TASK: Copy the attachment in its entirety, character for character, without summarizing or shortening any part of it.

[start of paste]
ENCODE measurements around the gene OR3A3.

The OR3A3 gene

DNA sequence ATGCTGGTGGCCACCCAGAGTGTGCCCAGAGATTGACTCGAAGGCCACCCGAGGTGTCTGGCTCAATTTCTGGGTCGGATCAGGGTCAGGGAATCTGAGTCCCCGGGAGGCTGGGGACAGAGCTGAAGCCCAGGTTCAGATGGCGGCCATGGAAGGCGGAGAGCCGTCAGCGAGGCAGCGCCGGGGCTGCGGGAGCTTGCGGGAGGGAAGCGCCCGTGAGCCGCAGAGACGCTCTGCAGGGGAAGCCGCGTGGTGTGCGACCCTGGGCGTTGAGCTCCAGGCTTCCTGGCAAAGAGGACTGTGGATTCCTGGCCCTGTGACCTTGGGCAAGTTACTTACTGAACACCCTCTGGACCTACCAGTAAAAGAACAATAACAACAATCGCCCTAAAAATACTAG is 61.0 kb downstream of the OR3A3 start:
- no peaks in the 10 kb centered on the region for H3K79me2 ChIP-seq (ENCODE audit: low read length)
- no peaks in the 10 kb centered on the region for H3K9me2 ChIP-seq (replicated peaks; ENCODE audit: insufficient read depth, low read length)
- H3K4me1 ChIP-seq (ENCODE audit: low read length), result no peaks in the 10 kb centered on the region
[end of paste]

ENCODE measurements around the gene OR3A3.

The OR3A3 gene

DNA sequence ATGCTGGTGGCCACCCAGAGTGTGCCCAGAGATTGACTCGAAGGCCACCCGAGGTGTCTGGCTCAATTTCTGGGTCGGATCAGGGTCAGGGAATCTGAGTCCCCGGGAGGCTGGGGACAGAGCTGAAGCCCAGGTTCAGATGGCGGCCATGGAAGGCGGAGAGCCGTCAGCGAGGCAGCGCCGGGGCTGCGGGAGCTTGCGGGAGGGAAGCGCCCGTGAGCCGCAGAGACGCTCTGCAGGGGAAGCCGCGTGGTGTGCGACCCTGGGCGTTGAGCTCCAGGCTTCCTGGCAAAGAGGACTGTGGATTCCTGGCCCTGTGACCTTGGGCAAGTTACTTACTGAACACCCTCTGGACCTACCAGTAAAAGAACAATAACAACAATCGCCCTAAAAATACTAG is 61.0 kb downstream of the OR3A3 start:
- no peaks in the 10 kb centered on the region for H3K79me2 ChIP-seq (ENCODE audit: low read length)
- no peaks in the 10 kb centered on the region for H3K9me2 ChIP-seq (replicated peaks; ENCODE audit: insufficient read depth, low read length)
- H3K4me1 ChIP-seq (ENCODE audit: low read length), result no peaks in the 10 kb centered on the region